French Revolution & Empire. General Planta, 1800. 19940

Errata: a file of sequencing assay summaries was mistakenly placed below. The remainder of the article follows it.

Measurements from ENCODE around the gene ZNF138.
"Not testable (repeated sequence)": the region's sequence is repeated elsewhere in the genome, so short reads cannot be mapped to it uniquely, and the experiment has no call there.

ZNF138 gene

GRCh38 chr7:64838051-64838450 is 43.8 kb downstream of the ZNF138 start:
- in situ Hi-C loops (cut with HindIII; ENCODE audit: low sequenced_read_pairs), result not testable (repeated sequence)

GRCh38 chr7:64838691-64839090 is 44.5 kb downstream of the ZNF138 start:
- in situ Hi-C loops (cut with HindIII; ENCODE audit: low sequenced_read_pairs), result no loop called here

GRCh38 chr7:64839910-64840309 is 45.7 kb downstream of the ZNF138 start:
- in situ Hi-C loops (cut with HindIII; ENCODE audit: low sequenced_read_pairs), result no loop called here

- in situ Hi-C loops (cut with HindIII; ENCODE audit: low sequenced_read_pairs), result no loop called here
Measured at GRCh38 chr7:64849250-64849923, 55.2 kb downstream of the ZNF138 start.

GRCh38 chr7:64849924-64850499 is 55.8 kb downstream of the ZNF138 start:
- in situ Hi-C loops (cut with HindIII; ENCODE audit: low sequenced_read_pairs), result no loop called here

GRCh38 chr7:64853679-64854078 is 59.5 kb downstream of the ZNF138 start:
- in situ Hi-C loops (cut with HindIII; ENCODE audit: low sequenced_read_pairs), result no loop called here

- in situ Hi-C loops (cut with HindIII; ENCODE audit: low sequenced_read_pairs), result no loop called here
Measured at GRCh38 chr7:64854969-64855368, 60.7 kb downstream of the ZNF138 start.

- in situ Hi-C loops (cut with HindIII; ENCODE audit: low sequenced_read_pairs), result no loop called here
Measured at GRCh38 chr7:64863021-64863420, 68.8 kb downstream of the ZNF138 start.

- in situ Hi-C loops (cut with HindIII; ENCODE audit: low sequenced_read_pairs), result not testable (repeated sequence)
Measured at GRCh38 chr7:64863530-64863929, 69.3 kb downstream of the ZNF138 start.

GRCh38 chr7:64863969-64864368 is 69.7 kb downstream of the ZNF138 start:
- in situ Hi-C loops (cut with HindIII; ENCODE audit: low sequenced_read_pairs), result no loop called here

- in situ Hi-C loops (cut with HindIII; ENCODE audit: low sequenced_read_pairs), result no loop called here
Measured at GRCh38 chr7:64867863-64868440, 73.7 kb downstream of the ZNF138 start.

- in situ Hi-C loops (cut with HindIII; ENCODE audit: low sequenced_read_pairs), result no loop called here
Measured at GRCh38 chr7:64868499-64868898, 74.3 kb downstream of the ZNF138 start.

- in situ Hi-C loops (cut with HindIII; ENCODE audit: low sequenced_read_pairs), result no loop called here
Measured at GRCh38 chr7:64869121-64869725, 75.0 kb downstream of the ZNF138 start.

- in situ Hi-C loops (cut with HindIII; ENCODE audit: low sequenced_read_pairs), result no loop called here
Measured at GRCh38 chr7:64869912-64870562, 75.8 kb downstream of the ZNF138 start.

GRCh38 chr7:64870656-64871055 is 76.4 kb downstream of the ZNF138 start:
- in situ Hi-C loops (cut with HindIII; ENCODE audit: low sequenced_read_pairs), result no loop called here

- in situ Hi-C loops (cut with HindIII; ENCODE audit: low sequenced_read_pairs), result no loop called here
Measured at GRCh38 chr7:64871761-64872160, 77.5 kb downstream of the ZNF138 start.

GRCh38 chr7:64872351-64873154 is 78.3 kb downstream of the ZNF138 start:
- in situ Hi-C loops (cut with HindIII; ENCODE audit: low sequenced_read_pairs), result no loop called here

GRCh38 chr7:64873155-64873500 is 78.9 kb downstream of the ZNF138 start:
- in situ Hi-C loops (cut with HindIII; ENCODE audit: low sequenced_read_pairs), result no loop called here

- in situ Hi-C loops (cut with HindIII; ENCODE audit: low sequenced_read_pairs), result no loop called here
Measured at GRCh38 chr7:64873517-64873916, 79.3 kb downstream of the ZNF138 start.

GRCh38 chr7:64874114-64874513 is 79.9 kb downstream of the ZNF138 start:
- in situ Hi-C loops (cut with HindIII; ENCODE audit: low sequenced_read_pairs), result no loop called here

A lengthy official letter signed ‘Planta’, serving in Piemont, two months after the battles of Montebello and Marengo, to the Minister of War, about his rank and promotion, the case of General Turreau, hoping for a satisfactory outcome, otherwise he might have to leave the service, etc. In French. 3 pp. 12 x 8 inches, with endorsements, one hole clear of text on second leaf, otherwise very good. Vignerol, 24 Thermidor an 8 [12 August 1800]. General François-Joseph Kirgener, Baron Planta (1766-1813, Général de division of engineers who was killed alongside General Duroc at Bautzen. He fought in many of the battles of the Napoleonic era, was captured in the expedition to Ireland in 1798, fought at Montebello, Marengo. Austerlitz, Iena, Eylau, the siege of Danzig, in Russia 1812, and in Germany 1813. In July of 1798, Kirgener was designated to take part in the second expedition to Ireland under General Hardy. That September he embarked on the vessel Le Hoche, but was taken prisoner during the naval combat of October 12th against the English. Kirgener was released on parole in December, and then in May returned to Besançon as the chief engineer there. Kirgener was next employed in the Army of the Reserve in March of 1800. After marching over the Alps, he took part in the attack on Fort Bard before fighting at Montebello and Marengo. After a brief stint at Milan, he then returned to Besançon and was promoted to chef de brigade.